New Research Provides Information for First Trial of CRISPR-Based HIV Therapy in Humans

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Khalili and his colleagues have completed preclinical studies that have shown that EBT-101 can effectively excise HIV proviral DNA from the genomes of different cells and tissues, including HIV-infected human cells and cells and tissues of humanized mice.

Researchers at the Lewis Katz School of Medicine at Temple University have been developing and refining CRISPR-based gene-editing technology for the past 7 years to treat HIV infection. EBT-101, a new therapy, has emerged from these data and could become the first functional cure for chronic HIV infection, according to a press release.

After the FDA approved a clinical trial for EBT-101, the treatment now heads to a phase 1/2 clinical trial of a CRISPR-based therapy for HIV infection. The trial will be managed by Excision BioTherapeutics, Inc, which has collaborated with Temple on CRISPR-based systems for the treatment of HIV.

“The clinical trials highlight a well-orchestrated succession of academic research findings from Temple, now with the translation [of those findings] to treatment for people living with HIV-1 infection, which is an exciting development,” said Kamel Khalili, PhD, director of the Comprehensive NeuroAIDS Center at the Lewis Katz School of Medicine, as well as cofounder of Excision BioTherapeutics, in the press release.

Khalili and his colleagues have completed preclinical studies that have shown that EBT-101 can effectively excise HIV proviral DNA from the genomes of different cells and tissues, including HIV-infected human cells and cells and tissues of humanized mice.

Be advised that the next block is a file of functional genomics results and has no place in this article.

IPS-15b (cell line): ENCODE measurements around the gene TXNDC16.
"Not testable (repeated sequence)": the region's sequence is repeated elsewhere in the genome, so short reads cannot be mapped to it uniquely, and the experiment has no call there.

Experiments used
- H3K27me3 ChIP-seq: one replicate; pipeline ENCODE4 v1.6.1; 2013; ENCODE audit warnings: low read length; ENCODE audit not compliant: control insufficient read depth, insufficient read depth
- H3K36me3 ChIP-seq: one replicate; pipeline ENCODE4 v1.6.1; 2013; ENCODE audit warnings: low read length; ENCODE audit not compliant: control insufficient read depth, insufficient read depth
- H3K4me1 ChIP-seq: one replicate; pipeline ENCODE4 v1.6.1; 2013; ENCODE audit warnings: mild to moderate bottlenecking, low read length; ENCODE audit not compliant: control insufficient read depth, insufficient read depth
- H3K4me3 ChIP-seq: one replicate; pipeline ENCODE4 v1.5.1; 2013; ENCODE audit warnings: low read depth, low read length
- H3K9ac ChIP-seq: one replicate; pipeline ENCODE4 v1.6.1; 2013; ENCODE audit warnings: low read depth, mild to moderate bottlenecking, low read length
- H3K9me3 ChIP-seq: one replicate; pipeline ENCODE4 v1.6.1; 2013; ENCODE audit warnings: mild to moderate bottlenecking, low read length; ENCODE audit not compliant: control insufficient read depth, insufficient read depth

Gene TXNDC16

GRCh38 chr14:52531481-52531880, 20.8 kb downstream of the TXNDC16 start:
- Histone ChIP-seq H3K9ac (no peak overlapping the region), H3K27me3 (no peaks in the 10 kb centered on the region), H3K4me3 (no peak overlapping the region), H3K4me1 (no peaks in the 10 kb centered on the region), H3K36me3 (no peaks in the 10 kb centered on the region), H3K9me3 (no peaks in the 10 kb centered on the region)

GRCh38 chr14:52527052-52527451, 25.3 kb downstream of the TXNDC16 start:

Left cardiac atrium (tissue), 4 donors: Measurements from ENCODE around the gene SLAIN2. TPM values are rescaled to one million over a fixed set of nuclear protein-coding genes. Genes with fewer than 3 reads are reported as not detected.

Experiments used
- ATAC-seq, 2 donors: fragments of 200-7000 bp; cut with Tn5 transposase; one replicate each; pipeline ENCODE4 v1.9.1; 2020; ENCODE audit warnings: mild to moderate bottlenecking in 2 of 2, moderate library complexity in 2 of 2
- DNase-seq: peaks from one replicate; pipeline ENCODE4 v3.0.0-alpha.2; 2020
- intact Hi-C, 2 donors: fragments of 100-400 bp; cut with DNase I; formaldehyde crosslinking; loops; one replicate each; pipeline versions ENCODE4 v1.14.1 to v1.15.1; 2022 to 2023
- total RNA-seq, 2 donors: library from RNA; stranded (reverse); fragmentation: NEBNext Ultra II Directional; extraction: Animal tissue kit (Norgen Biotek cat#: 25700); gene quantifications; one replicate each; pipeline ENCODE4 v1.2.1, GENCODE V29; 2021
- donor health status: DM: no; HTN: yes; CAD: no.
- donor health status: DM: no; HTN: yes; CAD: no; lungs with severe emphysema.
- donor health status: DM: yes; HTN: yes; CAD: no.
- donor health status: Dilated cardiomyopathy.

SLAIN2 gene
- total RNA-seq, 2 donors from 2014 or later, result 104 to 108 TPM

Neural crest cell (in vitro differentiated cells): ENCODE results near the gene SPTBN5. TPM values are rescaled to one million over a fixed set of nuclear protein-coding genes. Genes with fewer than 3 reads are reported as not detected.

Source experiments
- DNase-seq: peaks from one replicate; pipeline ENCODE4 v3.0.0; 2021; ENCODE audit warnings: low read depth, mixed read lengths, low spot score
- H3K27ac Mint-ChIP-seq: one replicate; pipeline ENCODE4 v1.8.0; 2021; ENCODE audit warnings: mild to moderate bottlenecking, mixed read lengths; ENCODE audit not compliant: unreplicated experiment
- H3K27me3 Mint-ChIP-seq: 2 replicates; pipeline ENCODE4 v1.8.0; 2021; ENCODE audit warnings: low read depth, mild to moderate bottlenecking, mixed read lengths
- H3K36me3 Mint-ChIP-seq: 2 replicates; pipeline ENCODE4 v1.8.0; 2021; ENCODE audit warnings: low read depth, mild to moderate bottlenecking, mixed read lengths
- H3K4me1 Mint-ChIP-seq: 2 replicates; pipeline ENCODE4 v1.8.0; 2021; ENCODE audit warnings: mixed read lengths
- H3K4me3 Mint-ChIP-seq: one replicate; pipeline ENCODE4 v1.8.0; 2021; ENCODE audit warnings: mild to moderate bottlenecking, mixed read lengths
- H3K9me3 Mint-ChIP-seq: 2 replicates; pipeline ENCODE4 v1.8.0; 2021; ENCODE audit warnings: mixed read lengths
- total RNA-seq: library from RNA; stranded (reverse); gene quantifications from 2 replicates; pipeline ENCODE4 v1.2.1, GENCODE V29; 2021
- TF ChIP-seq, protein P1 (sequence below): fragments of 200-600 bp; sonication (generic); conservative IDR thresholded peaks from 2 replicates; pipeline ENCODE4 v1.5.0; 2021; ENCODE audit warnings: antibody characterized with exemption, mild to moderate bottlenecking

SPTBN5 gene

“Temple-based preclinical studies, in both small animal and primate models, have successfully shown that CRISPR-based therapies are safe and effective,” said Tricia H. Burdo, PhD, associate professor and associate chair of Education in the department of Microbiology, Immunology, and Inflammation, in the press release. “These studies have paved the way for Excision to advance this technology with a primary focus of bringing this therapy to the HIV community to improve long-term outcomes.”

REFERENCE

Groundbreaking research at Temple paves way for first trial of CRISPR-based HIV therapy in human patients. Temple University- Lewis Katz School of Medicine. September 15, 2021. Accessed September 20, 2021. https://medicine.temple.edu/news/groundbreaking-research-temple-paves-way-first-trial-crispr-based-hiv-therapy-human-patients

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